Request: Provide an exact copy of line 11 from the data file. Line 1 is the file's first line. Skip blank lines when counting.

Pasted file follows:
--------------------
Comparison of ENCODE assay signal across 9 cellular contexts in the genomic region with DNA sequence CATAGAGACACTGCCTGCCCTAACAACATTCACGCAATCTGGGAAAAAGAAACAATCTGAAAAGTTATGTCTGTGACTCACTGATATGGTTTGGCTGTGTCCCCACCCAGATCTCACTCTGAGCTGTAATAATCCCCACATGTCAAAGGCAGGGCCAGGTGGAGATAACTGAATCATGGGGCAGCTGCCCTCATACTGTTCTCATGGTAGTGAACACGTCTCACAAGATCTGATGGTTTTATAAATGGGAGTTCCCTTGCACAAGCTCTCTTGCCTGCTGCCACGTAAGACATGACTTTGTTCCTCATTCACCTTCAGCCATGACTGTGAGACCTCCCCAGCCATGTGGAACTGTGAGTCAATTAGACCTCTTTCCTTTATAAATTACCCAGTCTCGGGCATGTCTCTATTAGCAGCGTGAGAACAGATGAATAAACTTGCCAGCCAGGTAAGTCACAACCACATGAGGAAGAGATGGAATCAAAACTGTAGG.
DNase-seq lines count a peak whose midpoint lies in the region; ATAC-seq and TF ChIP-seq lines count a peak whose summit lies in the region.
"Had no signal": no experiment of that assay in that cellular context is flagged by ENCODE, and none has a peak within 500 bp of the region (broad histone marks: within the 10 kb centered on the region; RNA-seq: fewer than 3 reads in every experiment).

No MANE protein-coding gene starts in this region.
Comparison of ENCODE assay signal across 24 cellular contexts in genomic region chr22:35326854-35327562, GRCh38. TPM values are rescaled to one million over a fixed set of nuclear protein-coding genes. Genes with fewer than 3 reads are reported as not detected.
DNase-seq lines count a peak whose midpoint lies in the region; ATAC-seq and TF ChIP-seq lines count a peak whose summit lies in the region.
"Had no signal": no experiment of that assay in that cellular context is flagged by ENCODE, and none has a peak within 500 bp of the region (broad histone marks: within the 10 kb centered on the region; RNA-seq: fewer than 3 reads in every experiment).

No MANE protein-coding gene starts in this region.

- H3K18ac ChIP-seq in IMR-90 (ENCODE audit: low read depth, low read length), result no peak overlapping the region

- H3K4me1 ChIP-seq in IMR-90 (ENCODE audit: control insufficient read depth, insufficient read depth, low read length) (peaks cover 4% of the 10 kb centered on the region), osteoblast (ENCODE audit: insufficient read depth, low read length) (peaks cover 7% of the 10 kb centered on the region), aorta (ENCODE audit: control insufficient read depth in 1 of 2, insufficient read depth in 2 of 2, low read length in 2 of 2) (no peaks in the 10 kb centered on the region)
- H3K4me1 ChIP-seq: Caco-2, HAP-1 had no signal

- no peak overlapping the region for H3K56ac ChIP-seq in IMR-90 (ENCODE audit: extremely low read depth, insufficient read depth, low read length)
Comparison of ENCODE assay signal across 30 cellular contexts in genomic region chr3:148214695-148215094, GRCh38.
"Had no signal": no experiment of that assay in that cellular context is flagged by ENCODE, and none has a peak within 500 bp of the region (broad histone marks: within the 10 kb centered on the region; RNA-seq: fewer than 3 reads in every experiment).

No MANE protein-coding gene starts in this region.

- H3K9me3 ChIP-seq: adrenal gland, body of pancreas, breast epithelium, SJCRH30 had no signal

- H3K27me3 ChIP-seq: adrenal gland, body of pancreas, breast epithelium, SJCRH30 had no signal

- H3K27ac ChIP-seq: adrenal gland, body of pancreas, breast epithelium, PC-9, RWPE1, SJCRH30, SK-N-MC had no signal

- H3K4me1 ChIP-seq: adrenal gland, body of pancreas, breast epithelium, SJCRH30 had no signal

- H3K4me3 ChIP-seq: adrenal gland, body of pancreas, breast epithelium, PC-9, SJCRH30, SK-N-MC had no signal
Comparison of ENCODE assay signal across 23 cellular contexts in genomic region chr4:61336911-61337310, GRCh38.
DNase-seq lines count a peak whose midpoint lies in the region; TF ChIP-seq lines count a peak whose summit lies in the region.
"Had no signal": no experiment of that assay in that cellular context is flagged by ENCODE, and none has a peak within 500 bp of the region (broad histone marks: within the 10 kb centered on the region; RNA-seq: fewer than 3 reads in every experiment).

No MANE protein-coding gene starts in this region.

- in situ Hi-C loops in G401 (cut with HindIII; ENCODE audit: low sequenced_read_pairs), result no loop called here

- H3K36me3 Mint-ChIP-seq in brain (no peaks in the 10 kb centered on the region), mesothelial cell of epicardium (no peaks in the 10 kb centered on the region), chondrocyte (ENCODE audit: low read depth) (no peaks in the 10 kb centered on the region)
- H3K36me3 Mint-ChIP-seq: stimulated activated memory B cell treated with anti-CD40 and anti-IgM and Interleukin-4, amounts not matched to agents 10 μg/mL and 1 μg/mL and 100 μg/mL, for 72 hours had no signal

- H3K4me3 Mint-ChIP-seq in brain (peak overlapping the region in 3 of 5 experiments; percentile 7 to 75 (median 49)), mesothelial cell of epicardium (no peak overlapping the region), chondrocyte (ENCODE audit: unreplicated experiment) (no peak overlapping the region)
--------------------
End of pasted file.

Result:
- H3K4me1 ChIP-seq: Caco-2, HAP-1 had no signal